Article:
Exchange-traded funds. or ETFs, can be an excellent way to get immediate and diversified exposure to a sector. For instance, every trading day numerous market participants buy and sell the Technology Select Sector SPDR Fund (NYSEARCA:XLK). Indeed, for years the XLK ETF has been among the most popular ways to gain exposure to the tech sector.
Similar to a mutual fund, an ETF can allow investors to take a small stake in many different companies, all within the same market sector, at the same time. Thus, while the technology sector can be volatile, the XLK ETF can reduce investors’ exposure to volatility through diversification.
On the other hand, XLK might not be the best choice for everyone. In fact, one particular ETF might appeal to diversification-seeking investors more than XLK does. As InvestorPlace contributor Aaron Levitt so eloquently put it, “as awesome as the XLK is as a core tech fund, it isn’t the only fish in the sea.”
A Closer Look at the XLK ETF
Now, let’s start with a snapshot of the basic facts about the XLK ETF. It offers quarterly distributions, it’s optionable (meaning that there are options that can be traded on XLK) and margin traders can short-sell XLK if their broker allows it.
SSGA FM is the fund’s investment adviser, and XLK’s annual fund-operating expenses are a super-low 0.13%. So, if you’re not in the mood to forward a large portion of your investment returns to fund managers, XLK is quite frugal in this regard.
The stated investment objective of the XLK fund is “to provide investment results that, before expenses, correspond generally to the price and yield performance of publicly traded equity securities of companies in the Technology Select Sector Index.” But what are those companies?
Less Cost, Less Diversification
Here’s where it gets interesting, and perhaps a bit problematic. If you’re thinking that the XLK ETF covers a very large swath of the tech sector, you might be in for a surprise.
XLK includes 71 companies in its holdings, and that might be a shock to folks who were expecting that number to be bigger. In contrast, the PowerShares QQQ Trust (NASDAQ:QQQ) ETF provides exposure to 100 tech-focused names.
Therefore, you’ll be getting more diversification from QQQ than with XLK in terms of the number of companies represented. Be advised, though, that QQQ’s expense ratio is 0.2%. So, you’ll have to pay a slightly higher price for enhanced diversification.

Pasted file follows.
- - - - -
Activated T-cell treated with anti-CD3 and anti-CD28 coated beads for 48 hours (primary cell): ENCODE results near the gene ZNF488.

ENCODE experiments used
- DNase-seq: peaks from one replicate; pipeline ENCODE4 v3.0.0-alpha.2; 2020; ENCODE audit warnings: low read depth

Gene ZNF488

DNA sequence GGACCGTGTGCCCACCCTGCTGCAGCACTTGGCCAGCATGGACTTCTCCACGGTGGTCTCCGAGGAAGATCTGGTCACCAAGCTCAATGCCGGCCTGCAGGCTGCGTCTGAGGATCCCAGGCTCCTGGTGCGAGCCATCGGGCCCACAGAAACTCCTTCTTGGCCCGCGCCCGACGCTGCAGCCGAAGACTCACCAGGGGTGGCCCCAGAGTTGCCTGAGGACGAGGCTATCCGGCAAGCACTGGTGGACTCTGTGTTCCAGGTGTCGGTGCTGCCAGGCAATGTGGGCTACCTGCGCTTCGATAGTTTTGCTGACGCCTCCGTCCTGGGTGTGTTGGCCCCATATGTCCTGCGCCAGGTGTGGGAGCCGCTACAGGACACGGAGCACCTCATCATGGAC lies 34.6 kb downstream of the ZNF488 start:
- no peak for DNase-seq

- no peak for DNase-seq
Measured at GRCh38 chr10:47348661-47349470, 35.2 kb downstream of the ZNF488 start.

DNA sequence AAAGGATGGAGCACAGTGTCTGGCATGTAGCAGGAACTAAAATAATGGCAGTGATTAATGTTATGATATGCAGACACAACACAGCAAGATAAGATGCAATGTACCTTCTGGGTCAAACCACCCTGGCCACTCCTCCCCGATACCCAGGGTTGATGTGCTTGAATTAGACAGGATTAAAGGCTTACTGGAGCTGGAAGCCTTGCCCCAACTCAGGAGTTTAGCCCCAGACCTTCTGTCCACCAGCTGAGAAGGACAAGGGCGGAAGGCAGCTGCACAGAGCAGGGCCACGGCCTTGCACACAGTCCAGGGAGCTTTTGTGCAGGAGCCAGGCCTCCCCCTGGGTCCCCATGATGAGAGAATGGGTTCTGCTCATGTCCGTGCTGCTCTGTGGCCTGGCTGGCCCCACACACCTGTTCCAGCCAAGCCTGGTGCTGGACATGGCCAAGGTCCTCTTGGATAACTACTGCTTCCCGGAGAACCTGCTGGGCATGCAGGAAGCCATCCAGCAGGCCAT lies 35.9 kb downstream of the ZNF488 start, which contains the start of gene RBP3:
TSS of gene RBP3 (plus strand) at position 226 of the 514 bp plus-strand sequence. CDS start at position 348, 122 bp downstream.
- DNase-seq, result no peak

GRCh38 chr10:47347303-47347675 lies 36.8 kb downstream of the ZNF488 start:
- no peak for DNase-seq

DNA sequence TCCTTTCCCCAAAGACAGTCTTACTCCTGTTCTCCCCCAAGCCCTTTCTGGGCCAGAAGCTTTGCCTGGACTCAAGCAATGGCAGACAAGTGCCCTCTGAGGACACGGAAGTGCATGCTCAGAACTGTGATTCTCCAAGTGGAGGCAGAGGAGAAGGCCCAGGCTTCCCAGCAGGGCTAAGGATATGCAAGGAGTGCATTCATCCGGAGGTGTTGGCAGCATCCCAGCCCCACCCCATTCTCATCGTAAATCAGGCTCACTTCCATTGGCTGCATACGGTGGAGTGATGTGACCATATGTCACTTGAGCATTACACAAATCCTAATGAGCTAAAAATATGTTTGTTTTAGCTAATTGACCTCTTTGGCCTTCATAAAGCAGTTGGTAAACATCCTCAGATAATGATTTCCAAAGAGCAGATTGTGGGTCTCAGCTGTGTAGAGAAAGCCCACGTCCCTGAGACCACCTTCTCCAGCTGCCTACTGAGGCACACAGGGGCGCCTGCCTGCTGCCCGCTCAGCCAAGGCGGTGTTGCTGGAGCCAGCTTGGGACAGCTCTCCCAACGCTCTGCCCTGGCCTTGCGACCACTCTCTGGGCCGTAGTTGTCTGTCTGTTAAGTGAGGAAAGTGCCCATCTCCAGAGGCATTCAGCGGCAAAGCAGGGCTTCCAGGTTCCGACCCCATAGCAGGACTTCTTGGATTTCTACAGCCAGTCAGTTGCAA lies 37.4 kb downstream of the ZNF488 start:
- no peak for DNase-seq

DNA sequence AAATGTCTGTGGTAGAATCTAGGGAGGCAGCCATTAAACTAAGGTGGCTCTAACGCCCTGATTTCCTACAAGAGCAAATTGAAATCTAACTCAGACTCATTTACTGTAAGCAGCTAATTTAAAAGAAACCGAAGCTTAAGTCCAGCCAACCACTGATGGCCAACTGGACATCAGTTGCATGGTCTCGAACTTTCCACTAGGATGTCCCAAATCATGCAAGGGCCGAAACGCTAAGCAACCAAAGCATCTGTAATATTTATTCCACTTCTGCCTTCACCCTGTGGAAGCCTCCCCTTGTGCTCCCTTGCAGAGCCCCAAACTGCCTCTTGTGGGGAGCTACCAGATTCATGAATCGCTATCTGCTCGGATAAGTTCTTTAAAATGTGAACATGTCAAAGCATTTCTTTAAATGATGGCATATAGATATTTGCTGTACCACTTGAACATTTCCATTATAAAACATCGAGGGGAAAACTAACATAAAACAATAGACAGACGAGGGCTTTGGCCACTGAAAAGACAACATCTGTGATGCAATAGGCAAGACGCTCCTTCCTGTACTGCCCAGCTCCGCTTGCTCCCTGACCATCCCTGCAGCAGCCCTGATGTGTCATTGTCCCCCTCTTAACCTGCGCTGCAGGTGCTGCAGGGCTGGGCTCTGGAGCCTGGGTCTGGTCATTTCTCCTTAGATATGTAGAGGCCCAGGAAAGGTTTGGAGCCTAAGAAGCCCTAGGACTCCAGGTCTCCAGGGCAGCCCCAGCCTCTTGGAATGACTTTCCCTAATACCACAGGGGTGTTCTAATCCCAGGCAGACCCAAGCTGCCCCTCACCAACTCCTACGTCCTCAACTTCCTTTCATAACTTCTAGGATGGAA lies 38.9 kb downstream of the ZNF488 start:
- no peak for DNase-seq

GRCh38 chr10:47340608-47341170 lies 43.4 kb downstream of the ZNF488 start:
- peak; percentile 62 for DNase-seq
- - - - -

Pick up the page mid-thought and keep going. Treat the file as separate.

And there’s another issue when it comes to diversification. Microsoft (NASDAQ:MSFT) has a weighting of 22.2% in XLK’s underlying index. Plus, Apple (NASDAQ:AAPL) has a weighting of 21.5%. That’s a total weighting of 43.7% in just two companies.
What’s Expected vs. What’s Delivered
Given the foregoing stats, XLK might be too lopsided for investors seeking a balanced mix between a wide array of tech names. Meanwhile, as of July 12, 2020, QQQ gave Microsoft a 11.6% weighting and Apple a 11.9% weighting. This, then, appears to represent a more balanced allocation strategy.
Finally, one must consider whether XLK delivers the expected results vis-a-vis the movements of tech stocks generally. It’s only one trading day, but the price action witnessed on July 10 provides an instructive snapshot of how XLK might perform on a typical day.
On that day, the Nasdaq composite gained 0.66%. That’s a pretty good day for the Nasdaq, so XLK shareholders have every reason to expect something reasonably close to this performance percentagewise.
Yet, XLK closed in the red on that day. It was only a 0.03% loss, but that could nonetheless cause consternation among XLK’s investors. The previously discussed lopsided allocation structure might, in part, be to blame for this apparent discrepancy.
QQQ, meanwhile, gained 0.68% that day. That’s quite close to the Nasdaq’s gain and it illustrates how QQQ’s diversification may, in some instances at least, produce results more in line with what many tech-focused investors would expect.
The Bottom Line
The XLK ETF isn’t bad, though it might not provide investors with the breadth of tech-sector diversification they were expecting. For a more balanced mix of well-known tech names, investors might consider QQQ as a reasonable alternative.
As of this writing, David Moadel did not hold a position in any of the aforementioned securities.